|Authors||Y. Wang, D. Zhou, A. Bunde and S. Havlin|
|Title||Testing reanalysis data sets in Antarctica: Trends, persistence properties, and trend significance|
|Publication Type||Journal Article|
|Year of Publication||2016|
|Journal||Journal of Geophysical Research - Atmospheres|
|Publisher||American Geophysical Union (United States)|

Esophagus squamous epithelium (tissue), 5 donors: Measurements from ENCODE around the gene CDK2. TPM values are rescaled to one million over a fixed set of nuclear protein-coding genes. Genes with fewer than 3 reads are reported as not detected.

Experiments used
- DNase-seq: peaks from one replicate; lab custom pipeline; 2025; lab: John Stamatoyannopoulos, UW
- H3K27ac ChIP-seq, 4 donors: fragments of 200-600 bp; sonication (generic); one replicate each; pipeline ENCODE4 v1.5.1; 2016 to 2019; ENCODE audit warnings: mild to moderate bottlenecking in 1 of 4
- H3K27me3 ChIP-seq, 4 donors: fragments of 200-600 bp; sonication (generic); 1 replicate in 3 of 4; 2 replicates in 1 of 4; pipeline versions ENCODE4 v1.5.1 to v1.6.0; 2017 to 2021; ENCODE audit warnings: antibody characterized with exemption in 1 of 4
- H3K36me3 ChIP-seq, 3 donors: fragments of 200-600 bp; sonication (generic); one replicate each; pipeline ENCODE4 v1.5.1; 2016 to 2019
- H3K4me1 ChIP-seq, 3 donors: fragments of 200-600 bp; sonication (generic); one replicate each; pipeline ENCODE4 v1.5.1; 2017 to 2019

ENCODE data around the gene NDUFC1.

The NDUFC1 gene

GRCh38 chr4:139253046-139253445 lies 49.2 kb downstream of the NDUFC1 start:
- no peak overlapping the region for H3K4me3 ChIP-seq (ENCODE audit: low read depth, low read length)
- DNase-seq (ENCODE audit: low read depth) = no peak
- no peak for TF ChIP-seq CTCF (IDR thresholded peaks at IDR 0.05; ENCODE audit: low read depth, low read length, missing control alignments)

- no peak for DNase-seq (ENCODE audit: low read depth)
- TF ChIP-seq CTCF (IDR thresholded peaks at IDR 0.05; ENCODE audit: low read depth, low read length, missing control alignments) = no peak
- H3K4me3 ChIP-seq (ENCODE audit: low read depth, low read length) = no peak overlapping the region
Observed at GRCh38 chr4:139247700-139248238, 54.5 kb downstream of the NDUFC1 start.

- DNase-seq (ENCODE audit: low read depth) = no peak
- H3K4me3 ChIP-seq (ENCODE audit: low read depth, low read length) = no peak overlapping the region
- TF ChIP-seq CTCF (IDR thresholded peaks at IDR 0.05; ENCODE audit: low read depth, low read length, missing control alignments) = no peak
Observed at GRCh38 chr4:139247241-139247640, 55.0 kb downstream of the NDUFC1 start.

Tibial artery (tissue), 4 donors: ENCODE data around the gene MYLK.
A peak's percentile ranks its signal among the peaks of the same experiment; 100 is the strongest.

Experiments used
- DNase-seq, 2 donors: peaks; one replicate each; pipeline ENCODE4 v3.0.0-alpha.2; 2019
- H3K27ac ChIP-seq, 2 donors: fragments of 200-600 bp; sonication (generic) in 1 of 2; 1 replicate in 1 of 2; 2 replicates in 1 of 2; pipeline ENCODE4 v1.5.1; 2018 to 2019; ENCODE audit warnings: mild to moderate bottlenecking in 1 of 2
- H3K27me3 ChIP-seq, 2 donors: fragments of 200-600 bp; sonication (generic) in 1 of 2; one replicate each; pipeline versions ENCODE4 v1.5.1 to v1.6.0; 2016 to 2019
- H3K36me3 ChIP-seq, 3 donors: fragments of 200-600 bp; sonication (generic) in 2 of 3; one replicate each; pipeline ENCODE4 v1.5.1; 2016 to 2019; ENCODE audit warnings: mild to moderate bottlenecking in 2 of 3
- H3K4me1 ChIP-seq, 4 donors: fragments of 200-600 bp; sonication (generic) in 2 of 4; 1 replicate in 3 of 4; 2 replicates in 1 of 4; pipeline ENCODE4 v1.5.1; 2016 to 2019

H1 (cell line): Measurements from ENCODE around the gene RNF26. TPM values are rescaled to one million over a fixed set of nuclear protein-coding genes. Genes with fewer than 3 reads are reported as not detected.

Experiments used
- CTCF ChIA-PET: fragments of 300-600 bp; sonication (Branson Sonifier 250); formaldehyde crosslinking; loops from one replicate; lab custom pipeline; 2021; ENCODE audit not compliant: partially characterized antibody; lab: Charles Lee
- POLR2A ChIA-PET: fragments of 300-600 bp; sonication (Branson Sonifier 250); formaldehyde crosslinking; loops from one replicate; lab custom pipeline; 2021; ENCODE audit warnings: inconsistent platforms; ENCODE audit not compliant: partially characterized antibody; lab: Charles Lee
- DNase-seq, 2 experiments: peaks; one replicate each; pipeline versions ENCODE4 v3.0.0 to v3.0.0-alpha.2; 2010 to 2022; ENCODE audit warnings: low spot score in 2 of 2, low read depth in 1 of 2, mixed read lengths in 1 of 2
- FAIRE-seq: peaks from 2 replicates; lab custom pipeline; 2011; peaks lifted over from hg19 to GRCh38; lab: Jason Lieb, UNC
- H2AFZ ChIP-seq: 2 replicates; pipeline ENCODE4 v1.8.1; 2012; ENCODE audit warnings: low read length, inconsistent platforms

The reanalysis datasets provide very important sources for investigating the climate dynamics and climate changes in Antarctica. In this paper, five major reanalysis data are compared with observational Antarctic stations data over the last 36 years: the National Centers for Environmental Prediction and the National Center for Atmospheric Research Reanalysis (NCEP1), NCEP-DOE Reanalysis 2 (NCEP2), the European Centre for Medium-Range Weather Forecasts Interim Reanalysis (ERA-Interim), the Japanese 55-year Reanalysis (JRA-55), and the National Aeronautics and Space Administration (NASA) Modern-Era Retrospective-analysis for Research and Applications (MERRA). In our assessment, we compare the linear trends, the fluctuations around the trends, the persistence properties and the significance level of warming trends in the reanalysis data with the observational ones. We find that NCEP1 and NCEP2 show spurious warming trends in all parts of Antarctica except the Peninsula and JRA-55 exhibits spurious warming trends at several East Antarctic stations. On the other hand, ERA-Interim and MERRA are quite reliable, with only few exceptions. To investigate the persistence of the datasets, we consider the lag-1 autocorrelation C(1) and the Hurst exponent α. While C(1) varies quite erratically in different stations, the Hurst exponent shows similar patterns between observational and reanalysis data all over Antarctica. Regarding the significance of the trends, NCEP1 and NCEP2 differ considerably from observational datasets by strongly exaggerating the warming trends. Moreover, JRA-55 provides significant warming trends at Casey and Amundsen-Scott. In contrast, ERA-Interim and MERRA give reliable results at most stations except at Amundsen-Scott where ERA-Interim shows a significant cooling trend.